As art experts for the Public Administrator of New York, who handles estates without a will, we experienced just such an issue. Two senior appraisers from OTE were going through piles of mixed objects removed from the apartments, which included jumbles of furniture, framed artworks, collectibles, libraries and miscellaneous materials. Spread across several work tables, was a huge mass of what appeared to be old Kodak film boxes.

Looking through the meticulously maintained photographs, an anomaly considering the rest of the disheveled apartment, they had inadvertently stumbled upon the work of a real artist. Without OTE the collection of photographs by Harry Shunk and Janos Kender, great documentarians of the Paris/New York art scene in the second half of the 20th century, might never have been discovered.  The director of a major French museum and those of American museums and film societies arrived to review and the Public Administrator was persuaded to set up an auction for the photographs to be sold as one gigantic lot rather than dispersing them overtime. 

Excitingly The Lichtenstein Foundation, thanks to Dorothy Lichtenstein and Jack Cowart, acquired the massive collection at auction for $2 million.   After this the foundation began the collating the collection and set up a system to allocate segments of the collection to many museums worldwide.  The photographs are now considered invaluable in recording the history of major artists of the second half of the 20th century. A triumphant conclusion to what had almost become a treasure lost forever.


Growth in the Art Market

Something strange is happening all over the art world and I’m trying to figure it out. Maybe I hadn’t been noticing all that much, but I started thinking about it a couple of weeks ago when I attended an American Art auction at Sotheby’s and a small Norman Rockwell nostalgic painting sold for $2.2 million, of course a record and a wake up call to start looking at a few other sales that weren’t Contemporary Art.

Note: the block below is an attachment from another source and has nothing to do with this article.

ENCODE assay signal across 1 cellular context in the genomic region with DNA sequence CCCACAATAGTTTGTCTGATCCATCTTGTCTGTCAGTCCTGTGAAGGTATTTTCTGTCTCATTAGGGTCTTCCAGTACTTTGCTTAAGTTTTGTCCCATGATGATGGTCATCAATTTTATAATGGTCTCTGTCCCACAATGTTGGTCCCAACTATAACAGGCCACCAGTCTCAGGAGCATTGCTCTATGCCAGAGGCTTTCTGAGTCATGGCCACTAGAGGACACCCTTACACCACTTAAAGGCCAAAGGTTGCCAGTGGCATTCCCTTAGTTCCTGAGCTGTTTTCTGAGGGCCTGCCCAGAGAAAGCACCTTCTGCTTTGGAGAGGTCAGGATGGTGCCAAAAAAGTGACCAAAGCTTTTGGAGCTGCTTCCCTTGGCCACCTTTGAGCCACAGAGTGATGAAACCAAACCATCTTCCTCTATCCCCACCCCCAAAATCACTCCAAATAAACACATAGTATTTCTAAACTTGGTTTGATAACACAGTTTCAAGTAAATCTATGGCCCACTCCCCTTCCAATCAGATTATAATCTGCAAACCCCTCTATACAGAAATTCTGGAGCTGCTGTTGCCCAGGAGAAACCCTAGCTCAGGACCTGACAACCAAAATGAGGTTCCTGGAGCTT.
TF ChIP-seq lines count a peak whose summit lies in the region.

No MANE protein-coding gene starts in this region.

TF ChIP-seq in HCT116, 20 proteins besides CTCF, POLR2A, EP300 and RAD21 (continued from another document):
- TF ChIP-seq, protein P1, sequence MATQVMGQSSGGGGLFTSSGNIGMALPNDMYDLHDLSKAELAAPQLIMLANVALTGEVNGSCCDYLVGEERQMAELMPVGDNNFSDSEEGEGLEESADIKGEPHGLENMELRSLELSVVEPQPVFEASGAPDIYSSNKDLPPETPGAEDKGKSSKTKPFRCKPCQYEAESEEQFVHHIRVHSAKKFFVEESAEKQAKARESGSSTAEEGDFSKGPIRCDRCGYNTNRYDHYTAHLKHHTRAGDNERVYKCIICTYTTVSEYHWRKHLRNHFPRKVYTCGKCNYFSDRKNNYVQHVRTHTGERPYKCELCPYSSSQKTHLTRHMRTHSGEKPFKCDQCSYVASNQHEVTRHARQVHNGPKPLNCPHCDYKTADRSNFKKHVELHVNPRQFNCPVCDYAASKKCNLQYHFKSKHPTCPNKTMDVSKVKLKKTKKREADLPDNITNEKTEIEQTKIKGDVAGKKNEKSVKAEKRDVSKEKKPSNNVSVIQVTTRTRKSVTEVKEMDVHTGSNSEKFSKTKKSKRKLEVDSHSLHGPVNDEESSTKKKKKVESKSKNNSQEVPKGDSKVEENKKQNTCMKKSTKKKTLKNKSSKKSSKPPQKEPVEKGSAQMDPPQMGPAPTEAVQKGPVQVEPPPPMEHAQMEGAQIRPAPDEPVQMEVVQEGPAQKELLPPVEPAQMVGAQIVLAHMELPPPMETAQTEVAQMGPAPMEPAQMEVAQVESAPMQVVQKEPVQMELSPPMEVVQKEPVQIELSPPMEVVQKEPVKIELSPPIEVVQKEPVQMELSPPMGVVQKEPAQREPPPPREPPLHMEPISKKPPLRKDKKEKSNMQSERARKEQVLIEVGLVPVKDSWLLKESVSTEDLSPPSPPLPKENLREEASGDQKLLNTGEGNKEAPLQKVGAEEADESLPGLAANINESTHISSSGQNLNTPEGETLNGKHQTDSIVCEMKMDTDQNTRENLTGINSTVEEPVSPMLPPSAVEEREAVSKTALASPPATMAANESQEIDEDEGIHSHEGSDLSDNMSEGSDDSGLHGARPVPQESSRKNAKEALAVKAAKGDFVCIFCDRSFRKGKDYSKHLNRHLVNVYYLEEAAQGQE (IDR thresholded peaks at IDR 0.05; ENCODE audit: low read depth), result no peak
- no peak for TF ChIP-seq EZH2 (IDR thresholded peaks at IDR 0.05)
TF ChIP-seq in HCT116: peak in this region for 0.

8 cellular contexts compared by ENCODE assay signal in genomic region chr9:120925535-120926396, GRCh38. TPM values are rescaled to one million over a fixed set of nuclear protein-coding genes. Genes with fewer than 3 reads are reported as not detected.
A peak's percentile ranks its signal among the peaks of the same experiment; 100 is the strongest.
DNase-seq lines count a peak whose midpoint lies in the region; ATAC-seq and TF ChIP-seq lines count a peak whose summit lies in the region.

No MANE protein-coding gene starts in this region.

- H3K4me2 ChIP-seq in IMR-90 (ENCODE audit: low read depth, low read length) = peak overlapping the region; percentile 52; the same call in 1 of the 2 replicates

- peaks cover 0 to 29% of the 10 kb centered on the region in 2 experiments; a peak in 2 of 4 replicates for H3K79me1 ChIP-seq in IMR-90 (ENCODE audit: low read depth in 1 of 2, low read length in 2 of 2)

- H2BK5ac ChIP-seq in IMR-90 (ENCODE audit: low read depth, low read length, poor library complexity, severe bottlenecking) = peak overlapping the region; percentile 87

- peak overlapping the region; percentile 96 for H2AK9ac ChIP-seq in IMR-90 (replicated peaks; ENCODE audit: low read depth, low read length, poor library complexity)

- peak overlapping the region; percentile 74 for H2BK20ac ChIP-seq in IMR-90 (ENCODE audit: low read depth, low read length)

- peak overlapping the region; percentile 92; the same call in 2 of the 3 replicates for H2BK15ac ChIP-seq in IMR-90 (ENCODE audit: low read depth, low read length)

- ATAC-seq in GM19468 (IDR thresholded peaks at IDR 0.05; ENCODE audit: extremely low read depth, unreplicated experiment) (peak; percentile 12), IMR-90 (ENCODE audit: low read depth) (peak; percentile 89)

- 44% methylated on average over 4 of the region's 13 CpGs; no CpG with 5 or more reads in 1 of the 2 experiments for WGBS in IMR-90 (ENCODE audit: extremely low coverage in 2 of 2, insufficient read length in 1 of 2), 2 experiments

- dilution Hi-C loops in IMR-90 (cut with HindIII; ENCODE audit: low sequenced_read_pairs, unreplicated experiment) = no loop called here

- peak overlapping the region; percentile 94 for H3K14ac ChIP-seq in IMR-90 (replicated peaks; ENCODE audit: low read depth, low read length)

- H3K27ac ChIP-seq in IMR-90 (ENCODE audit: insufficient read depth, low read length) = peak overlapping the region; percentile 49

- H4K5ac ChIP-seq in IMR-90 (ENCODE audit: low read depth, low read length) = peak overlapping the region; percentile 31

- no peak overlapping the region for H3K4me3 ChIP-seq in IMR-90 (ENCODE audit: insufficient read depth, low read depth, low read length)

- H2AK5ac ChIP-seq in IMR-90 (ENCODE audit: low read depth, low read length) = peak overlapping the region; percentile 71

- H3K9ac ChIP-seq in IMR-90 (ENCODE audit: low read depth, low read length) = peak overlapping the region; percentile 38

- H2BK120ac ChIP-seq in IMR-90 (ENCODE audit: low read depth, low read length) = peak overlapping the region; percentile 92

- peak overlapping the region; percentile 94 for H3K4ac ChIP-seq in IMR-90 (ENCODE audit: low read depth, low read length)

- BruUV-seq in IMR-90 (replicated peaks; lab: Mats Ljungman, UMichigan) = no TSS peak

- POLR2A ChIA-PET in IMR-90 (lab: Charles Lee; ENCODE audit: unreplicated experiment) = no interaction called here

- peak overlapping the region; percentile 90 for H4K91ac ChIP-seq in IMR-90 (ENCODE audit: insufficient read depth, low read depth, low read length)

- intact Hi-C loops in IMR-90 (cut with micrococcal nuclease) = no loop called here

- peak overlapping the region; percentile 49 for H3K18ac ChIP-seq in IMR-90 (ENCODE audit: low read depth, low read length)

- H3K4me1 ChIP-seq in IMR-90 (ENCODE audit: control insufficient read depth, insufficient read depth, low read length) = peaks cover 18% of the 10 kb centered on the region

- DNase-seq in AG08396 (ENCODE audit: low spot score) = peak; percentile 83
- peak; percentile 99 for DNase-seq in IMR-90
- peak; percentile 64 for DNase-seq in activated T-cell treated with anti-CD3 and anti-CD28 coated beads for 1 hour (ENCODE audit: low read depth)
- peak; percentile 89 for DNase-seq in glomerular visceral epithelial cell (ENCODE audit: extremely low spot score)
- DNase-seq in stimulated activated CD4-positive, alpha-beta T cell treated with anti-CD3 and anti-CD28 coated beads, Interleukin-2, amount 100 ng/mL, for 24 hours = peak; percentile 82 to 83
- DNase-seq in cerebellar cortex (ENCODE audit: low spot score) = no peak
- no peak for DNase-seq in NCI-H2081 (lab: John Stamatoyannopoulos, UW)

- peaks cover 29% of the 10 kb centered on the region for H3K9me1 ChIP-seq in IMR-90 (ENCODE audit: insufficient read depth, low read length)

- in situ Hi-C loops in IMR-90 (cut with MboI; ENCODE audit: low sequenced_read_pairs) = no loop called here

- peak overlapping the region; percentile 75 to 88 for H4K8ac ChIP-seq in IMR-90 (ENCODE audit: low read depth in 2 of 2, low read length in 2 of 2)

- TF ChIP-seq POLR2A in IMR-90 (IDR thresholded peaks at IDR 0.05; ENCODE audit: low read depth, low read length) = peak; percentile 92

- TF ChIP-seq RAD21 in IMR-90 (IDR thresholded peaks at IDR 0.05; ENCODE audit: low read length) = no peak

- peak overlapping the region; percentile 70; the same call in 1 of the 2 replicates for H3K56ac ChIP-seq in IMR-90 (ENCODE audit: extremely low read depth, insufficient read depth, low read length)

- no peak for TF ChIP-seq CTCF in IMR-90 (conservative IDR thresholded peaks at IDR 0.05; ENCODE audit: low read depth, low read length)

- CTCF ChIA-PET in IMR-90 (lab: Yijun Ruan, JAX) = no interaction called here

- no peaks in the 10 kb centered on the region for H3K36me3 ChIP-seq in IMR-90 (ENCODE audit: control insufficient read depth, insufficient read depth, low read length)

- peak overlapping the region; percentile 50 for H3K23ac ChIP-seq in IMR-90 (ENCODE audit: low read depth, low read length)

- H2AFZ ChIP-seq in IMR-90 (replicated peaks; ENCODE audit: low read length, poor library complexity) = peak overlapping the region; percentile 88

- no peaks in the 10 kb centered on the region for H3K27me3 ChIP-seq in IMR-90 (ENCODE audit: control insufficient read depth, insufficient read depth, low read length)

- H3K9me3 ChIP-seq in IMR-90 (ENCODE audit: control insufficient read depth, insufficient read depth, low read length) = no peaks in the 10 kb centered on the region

What I’ve discovered is a consistently rising market for many kinds of art that normally don’t attract the mass market, causing me to think that money is being invested in work that is not exactly affordable for the ordinary Joe, but could be a bargain for serious collectors if they are comparing it to what is going on at the evening sales at the auction houses.


Just this morning I was looking at the results of the Antiquities sale at Sotheby’s:

Marble torso of a young satyr estimated at $50,000-80,000, sold for $329,000

Egyptian bronze figure of Harpocrates-Somtous estimated at $30,000-50,000, sold for $137,000

Hellenistic marble head of a woman estimated at $20,000-30,000, sold for $112,500

Two small Egyptian polychrome figures estimated at $7,000-10,000, sold for $53,125


At the Sotheby’s Old Master sale:

Antwerp Mannerist School painting estimated at $100,000-150,000, sold for $257,000

Gillis Mostraert painting estimated at $4,000-6,000, sold for $43,750

Circle of Jan Wellens de Cock painting estimated at $30,000-50,000, sold for $106,250

Pieter Brueghel the Younger’s small painting estimated at $700,000-900,000, sold for $2,285,000


These were not aberrational sales, but a reflection of the overall sales, and I am finding this repeated in the sales of other categories of art, i.e., paintings, sculpture, objects of art. I’ll be checking out the other areas now that I’m alerted to the rush towards obtaining physical proof of where someone’s money has gone rather than investing in the more ephemeral ink on paper representing stocks, bonds, gold and whatever.

The other day when someone told me her son was so interested in art I remarked that so was everyone else. It probably  wasn’t until the 1970s and Scull auction sales that the general public was alerted to the fact that paintings could fetch a good deal of money. Then the world seemed to sit up to look a little more closely at the art market. Interest gradually rose, but the wild prices of the late 1980s and the 1990s really caught their attention.  And as I told the lady, everyone today is interested in art. But it is because of a growing appreciation of it or the prices it brings?